We've been lucky enough to have the I'm a Scientist... team helping us with our ChallengeCPD work.
They had anecdotal evidence that participating in I'm a Scientist... is an effective training intervention. By taking a closer look at the confidence levels and writing skills of I'm a Scientist... participants they have found out more about how I'm a Scientist... boosts confidence levels because of the text-based nature of the engagement, frequent opportunities to practice and honest student feedback.
This offers us useful insight for training more generally. We are aware that the combination of doing public engagement and training for public engagement is effective because people can apply their new learning. We also know that once people have done some public engagement, they rank the experience over the training as being the most effective training experience (rather than any preparatory intervention).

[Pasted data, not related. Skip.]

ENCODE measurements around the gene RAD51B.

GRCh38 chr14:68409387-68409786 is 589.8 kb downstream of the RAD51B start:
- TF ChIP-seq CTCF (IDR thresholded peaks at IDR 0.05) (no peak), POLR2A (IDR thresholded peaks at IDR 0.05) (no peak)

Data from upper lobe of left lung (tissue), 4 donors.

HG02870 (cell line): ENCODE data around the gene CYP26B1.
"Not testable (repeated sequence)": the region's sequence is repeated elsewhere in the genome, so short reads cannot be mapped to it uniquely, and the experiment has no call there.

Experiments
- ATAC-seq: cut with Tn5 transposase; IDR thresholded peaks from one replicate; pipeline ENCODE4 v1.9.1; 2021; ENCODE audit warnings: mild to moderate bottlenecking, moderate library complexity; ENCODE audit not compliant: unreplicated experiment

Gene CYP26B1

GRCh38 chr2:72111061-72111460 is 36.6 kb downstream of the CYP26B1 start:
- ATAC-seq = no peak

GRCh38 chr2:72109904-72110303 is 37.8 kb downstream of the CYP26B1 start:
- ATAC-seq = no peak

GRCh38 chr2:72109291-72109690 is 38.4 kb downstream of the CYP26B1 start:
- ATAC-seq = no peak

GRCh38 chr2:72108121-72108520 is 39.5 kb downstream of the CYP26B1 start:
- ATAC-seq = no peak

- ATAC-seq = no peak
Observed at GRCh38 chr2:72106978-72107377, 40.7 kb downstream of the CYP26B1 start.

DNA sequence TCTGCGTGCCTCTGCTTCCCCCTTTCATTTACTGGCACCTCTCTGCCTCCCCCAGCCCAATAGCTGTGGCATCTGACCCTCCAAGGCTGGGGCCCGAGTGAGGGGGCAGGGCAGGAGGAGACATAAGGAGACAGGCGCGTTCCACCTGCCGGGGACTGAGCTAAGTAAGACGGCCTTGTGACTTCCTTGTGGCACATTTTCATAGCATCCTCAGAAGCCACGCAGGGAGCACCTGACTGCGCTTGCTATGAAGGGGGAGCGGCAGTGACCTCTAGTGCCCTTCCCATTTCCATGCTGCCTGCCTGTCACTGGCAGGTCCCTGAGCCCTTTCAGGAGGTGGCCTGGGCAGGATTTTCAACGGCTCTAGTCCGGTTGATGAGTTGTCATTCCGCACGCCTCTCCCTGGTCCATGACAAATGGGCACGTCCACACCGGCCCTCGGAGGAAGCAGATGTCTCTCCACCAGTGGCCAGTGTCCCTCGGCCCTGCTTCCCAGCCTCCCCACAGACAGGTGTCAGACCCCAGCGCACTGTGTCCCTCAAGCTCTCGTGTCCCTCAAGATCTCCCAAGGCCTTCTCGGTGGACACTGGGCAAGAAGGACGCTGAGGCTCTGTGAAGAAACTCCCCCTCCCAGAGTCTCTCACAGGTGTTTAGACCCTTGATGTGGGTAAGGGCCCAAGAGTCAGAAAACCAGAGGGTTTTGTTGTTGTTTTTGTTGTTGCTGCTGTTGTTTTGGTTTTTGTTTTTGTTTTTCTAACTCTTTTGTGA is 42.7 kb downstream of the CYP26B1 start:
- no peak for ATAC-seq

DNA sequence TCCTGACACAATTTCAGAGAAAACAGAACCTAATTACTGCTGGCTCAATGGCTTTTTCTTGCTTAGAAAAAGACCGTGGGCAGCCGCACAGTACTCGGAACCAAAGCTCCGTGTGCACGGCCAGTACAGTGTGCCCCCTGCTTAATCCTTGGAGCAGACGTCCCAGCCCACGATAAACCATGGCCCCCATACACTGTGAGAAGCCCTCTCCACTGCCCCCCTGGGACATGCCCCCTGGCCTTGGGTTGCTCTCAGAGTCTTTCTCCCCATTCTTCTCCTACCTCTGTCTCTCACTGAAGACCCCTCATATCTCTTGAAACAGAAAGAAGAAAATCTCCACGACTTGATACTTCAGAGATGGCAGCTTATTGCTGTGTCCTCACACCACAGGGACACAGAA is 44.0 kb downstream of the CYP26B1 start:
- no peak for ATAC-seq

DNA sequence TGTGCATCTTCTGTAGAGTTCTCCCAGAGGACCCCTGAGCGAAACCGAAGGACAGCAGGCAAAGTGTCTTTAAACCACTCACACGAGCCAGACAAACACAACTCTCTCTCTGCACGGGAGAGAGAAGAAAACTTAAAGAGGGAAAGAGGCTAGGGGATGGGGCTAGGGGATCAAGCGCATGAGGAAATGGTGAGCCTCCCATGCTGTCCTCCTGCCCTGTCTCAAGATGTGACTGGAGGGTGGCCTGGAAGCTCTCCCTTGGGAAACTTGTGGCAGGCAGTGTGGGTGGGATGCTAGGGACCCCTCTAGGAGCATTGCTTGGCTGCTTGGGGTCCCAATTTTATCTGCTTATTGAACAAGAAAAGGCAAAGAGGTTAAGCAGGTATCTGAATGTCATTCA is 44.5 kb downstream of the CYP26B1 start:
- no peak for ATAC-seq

The observation that being able to frequently practice while participating in a zone, resonates with my experiences of working with scientists delivering at music festivals. However, it's worth noting that this differs significantly in that the interactions in a festival are face-to-face. We all know how hard it can be extricate ourselves from someone who's over-talking at us, and is certainly something I've seen with a handful researchers in what should be fast-paced drop-in activities at festivals. The text-based interaction allowed the young people to withdraw readily when a conversation wasn't going so well for them. This is MUCH harder when someone's looking you in the eyes!
How do we apply this to CPD more broadly? Can we always provide rapid-fire practice opportunities? How do we create that simple, and permissible, exit strategy that comes with online interactions?
Read more about the work here: